Ever want to just walk away from your child when he/she is throwing a fit in the middle of the grocery store and maybe ask onlookers, “Whose kid is that?” When my daughter was about two, I can vividly remember just such an experience. I got through it at the time as best as I could but have learned over the years a few more tips for dealing with tantrums. It may seem like your child is doing this just to embarrass you, but what your child needs is a connection to you. They need to learn how to deal with their emotions and parents need to help them understand how to do so. Throwing tantrums can be frightening for the child but until they learn how to deal with their anger or frustration it may be the only way they know to reach out for help.
If the tantrum has begun in a public place:
- Remain calm. Remember you are modeling for your child how to act in the situation.
- Connect and Redirect. Neuropsychiatrist, Dr. Daniel Siegel and Dr. Tina Payne Bryson, a parenting expert, talk about how when your child is having a “temper tantrum” or is flooded with emotions trying to reason won’t work. First acknowledge the feelings of your child, (CONNECT), comfort your child. Once your child feels heard, then you can reason or be more logical. After connecting, then REDIRECT, by offering to two choices. For example, if your child is 3 years old you can ask him if he feels calm and is ready to continue eating, grocery shopping, etc. OR you ask if he wants to go outside to the car where he may continue his outburst until he is ready to be calm. Part of connection is labeling the child’s experience and giving them the words or vocabulary to describe their emotional experience. This helps build healthy self-regulation and emotional intelligence. Sometimes your response in CONNECTING is enough. If you need to respond further with action, then you can explain what the child did wrong or that they can’t have that piece of candy while checking out at the grocery store.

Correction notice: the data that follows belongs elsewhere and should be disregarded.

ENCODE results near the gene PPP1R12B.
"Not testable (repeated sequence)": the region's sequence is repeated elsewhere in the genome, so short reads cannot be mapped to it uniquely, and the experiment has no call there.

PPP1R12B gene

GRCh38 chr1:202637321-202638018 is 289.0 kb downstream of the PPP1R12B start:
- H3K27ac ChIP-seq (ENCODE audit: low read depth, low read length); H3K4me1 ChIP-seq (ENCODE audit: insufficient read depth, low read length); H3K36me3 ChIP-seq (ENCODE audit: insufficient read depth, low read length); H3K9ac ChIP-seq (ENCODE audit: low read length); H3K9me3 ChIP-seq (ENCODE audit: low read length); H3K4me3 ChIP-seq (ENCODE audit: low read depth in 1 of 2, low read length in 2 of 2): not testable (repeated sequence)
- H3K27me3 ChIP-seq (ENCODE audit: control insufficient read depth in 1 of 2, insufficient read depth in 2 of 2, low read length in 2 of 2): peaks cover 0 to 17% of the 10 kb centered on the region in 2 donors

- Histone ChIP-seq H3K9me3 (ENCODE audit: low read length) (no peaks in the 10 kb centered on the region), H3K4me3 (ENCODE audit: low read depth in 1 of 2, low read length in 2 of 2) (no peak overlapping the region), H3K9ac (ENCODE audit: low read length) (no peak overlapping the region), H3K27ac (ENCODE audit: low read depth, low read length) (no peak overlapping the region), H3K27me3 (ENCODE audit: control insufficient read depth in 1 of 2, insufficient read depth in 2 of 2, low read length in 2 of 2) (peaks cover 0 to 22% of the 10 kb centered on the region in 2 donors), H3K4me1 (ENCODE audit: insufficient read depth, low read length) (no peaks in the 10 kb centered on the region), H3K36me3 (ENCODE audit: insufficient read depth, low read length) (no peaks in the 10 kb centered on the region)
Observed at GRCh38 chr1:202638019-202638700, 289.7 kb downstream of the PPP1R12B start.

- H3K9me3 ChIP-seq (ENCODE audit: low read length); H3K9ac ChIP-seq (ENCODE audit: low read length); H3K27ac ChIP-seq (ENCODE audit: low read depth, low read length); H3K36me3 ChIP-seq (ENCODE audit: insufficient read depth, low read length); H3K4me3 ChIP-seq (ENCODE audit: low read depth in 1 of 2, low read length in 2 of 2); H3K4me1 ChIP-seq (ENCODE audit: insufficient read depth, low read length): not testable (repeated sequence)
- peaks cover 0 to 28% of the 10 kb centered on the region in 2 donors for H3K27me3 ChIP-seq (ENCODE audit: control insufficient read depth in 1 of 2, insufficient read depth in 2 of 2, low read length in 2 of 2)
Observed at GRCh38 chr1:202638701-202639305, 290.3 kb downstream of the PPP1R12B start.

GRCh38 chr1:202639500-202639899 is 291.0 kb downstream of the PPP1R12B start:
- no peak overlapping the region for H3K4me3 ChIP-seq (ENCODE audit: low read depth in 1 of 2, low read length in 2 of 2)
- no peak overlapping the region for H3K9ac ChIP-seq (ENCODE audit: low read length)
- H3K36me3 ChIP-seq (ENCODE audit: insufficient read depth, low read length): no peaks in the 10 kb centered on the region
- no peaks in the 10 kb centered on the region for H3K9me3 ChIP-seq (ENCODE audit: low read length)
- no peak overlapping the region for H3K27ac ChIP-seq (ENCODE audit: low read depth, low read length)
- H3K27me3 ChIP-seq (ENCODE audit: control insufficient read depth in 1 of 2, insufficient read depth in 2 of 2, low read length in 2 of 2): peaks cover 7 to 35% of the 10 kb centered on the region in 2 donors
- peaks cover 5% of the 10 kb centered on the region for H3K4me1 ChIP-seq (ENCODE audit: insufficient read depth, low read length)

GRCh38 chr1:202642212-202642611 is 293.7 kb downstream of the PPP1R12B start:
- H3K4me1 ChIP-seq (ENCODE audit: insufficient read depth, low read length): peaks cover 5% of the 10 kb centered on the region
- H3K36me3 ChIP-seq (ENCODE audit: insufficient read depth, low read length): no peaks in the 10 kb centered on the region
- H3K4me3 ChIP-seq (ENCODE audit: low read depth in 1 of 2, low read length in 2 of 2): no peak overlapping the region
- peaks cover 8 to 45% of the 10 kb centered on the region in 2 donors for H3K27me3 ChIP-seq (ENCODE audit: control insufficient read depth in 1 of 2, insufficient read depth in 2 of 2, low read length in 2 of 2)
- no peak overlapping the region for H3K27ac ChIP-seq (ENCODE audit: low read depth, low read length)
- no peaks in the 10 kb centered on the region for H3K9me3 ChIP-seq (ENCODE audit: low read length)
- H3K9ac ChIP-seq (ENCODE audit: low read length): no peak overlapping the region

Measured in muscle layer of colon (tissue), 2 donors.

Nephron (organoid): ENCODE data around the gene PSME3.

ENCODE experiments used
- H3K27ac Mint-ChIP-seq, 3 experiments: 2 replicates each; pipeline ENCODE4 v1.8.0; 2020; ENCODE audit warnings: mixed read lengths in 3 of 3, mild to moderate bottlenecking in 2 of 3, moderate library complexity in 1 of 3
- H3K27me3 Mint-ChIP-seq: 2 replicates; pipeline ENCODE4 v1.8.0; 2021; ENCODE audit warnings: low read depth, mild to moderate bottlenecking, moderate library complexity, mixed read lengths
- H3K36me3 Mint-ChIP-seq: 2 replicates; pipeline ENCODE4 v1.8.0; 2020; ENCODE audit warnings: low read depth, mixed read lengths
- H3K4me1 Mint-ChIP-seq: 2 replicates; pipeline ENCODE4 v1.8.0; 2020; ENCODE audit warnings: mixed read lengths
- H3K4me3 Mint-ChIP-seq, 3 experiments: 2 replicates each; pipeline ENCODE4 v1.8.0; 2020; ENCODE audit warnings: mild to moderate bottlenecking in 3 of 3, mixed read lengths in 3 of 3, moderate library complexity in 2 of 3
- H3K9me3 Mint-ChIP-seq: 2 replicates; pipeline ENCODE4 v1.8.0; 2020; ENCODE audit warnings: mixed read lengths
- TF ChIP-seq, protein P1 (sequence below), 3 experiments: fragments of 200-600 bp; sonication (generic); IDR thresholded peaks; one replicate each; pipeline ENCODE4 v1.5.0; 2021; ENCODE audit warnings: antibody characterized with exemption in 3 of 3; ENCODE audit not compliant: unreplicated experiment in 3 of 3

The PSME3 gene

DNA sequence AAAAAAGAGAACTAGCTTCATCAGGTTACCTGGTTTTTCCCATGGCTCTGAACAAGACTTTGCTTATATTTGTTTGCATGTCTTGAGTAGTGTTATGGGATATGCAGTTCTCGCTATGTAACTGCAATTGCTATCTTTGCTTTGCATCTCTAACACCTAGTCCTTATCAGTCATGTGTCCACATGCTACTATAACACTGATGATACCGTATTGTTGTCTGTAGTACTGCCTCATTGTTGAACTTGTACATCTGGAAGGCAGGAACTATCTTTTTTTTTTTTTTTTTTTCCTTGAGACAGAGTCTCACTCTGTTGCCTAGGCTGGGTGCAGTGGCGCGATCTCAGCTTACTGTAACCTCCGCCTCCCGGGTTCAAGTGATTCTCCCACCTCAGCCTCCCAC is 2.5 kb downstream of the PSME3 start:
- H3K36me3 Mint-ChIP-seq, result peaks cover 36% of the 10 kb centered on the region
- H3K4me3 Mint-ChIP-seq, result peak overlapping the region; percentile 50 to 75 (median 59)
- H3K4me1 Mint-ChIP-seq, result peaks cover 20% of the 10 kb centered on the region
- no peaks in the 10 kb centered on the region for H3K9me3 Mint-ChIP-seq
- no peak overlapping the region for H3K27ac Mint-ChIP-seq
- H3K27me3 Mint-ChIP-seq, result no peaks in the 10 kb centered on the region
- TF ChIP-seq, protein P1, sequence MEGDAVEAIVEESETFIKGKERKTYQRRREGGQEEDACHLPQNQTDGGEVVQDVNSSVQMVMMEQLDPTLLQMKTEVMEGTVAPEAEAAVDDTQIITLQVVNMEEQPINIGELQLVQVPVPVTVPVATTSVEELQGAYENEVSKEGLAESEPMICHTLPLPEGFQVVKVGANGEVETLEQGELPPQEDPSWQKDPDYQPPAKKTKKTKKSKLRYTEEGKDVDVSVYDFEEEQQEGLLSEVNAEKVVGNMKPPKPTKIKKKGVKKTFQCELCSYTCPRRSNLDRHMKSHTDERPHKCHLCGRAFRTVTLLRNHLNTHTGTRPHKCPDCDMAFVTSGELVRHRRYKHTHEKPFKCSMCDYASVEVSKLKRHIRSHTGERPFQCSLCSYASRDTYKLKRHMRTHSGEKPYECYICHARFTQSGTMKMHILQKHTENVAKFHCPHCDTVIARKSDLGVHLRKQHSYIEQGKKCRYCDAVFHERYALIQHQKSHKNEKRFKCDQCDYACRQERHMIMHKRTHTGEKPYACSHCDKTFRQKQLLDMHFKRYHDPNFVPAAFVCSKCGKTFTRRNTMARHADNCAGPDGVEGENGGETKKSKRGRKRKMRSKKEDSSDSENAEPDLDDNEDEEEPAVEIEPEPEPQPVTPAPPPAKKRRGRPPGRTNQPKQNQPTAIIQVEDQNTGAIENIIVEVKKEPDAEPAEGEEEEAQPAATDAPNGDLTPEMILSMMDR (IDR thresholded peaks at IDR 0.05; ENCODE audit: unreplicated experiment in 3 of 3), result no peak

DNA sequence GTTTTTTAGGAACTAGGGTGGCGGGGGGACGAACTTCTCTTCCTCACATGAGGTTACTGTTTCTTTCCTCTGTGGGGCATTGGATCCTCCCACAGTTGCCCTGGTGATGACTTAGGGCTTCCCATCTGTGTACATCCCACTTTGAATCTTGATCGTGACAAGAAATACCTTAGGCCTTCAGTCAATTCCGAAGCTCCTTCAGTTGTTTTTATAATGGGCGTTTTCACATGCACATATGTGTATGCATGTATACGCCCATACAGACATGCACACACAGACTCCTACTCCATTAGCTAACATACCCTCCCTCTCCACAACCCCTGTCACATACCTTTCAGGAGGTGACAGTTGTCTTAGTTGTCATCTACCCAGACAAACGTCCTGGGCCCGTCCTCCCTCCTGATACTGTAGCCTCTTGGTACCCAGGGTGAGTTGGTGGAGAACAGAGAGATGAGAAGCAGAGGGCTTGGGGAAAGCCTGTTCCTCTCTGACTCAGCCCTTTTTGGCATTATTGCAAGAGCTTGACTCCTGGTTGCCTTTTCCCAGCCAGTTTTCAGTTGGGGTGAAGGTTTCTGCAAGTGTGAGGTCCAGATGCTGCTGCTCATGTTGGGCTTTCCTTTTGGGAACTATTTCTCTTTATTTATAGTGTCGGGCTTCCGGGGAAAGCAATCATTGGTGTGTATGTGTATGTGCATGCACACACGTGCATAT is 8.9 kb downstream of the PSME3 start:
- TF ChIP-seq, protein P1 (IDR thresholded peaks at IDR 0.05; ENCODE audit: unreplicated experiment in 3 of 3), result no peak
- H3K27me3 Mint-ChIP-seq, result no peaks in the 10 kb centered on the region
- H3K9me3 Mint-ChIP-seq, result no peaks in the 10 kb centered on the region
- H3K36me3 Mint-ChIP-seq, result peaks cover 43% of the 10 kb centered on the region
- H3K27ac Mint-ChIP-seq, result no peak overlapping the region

- Use Calm and Caring Responses. It is always important to wait until the child is calm enough that you can talk about what happened. You are not a horrible parent if you let your child tantrum for a long period of time (even though on-lookers may make you feel that way). Do not give in because you feel your child has continued the tantrum too long. You can say, “I’m sorry. You cannot have that now.” Remember, your child is learning a new way of dealing with feelings of frustration and anger and it will take time. It is always important to respond to your child with compassion and tell them what is expected of them in a calm caring way.
- Reassure the Child She is Safe and Secure. All tantrums do come to an end. They can last anywhere from a few seconds to several minutes (which may seem like an eternity). This is the time to reassure your child they are safe and secure with you and that they can talk about their frustrations/feelings with you. Continue to be consistent and provide your child with a loving, secure environment in which to grow. Now is the time to help them learn to deal with their emotions (self-regulation) so that when they become teens or adults they do not continue to throw a fit instead of calming down and dealing with their emotions.
LEANNE MANNING, EXTENSION EDUCATOR | THE LEARNING CHILD
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